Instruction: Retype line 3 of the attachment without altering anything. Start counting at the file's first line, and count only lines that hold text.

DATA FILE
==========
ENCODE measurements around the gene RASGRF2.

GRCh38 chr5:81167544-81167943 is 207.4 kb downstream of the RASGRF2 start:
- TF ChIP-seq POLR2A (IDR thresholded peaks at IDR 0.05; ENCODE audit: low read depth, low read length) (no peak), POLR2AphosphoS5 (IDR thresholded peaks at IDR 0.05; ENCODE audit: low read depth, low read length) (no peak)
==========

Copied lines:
- TF ChIP-seq POLR2A (IDR thresholded peaks at IDR 0.05; ENCODE audit: low read depth, low read length) (no peak), POLR2AphosphoS5 (IDR thresholded peaks at IDR 0.05; ENCODE audit: low read depth, low read length) (no peak)